Eurozone crisis is as much political as economic

You can’t turn on the television or radio at the moment without endless news coverage of the problems in the Eurozone – the 17 countries that use the Euro as their currency. Greece, Portugal and Ireland have all been forced to seek bailouts due to their massive government debts while Italy and Spain remain perilously close to triggering a massive financial collapse of the entire Eurozone.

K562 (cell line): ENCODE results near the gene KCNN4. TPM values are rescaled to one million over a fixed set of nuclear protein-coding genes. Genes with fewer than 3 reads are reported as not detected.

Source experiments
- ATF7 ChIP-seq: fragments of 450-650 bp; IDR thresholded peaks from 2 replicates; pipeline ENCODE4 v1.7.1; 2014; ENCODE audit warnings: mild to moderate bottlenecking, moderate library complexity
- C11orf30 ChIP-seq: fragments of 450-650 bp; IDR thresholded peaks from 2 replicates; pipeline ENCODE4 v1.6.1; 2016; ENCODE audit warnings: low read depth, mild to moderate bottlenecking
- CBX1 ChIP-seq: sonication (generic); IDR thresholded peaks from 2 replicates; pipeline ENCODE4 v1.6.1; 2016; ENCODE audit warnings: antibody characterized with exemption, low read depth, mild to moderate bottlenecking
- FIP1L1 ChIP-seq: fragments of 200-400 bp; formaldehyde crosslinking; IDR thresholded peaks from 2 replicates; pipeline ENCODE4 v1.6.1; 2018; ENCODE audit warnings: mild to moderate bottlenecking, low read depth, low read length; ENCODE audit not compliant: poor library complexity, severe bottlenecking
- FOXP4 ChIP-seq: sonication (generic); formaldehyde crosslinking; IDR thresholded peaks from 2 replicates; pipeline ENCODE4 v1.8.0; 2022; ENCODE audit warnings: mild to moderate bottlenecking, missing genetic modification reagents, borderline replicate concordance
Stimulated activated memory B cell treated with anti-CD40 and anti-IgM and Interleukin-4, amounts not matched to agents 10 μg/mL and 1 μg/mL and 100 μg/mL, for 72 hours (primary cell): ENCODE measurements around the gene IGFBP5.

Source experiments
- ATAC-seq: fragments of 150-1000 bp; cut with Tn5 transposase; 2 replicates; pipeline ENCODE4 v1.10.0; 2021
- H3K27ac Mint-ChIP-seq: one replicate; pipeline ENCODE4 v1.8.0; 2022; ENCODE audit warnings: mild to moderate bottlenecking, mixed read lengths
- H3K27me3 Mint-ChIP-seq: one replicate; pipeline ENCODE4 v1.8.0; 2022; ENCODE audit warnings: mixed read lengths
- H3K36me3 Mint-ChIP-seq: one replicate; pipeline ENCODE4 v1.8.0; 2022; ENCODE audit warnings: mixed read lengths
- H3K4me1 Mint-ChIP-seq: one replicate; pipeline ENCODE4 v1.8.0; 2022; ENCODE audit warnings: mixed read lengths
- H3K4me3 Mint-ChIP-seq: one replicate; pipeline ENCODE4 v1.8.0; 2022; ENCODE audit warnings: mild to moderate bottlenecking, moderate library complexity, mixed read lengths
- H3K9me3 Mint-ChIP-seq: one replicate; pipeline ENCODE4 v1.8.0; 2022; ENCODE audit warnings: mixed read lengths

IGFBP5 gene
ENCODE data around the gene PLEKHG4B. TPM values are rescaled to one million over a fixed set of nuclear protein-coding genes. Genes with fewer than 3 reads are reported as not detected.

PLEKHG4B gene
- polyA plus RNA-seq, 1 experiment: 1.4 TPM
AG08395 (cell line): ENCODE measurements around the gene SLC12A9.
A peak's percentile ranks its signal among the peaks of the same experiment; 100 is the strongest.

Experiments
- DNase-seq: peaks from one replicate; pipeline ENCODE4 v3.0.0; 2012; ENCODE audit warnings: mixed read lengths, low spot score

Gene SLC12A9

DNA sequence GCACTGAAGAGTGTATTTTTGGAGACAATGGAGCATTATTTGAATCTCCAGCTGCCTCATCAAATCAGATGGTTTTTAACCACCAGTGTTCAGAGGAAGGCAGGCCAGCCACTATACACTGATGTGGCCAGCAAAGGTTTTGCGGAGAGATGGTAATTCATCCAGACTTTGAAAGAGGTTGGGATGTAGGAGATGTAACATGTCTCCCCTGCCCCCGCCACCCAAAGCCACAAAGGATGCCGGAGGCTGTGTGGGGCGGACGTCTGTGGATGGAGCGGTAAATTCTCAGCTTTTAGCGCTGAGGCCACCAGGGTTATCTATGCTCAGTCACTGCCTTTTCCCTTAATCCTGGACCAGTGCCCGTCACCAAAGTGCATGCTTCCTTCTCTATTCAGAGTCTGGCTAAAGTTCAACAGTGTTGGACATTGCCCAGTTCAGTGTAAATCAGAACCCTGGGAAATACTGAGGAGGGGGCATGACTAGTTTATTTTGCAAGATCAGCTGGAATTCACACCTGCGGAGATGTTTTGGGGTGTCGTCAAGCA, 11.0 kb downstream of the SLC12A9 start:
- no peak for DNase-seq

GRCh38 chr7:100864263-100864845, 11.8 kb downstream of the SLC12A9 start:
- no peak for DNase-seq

Their bond yields – the cost of government borrowing – are now nearing levels that would force them to seek help from the EU or IMF to meet their spending commitments. These fears and the potential for massive losses in European banks are very likely to push the Eurozone back into recession. There are many proposals for how to prevent calamity from the modest proposal of more fiscal union to the outlandish idea of the American Federal Reserve buying massive amounts of Eurozone government bonds. But why exactly has it gone so wrong? Was it flawed from the start? Or is it the result of errors by European politicians? The truth is that the euro might have worked if it had been backed by the right political institutions from the start. But their absence now means that it seems quite likely to suffer a disorderly collapse.
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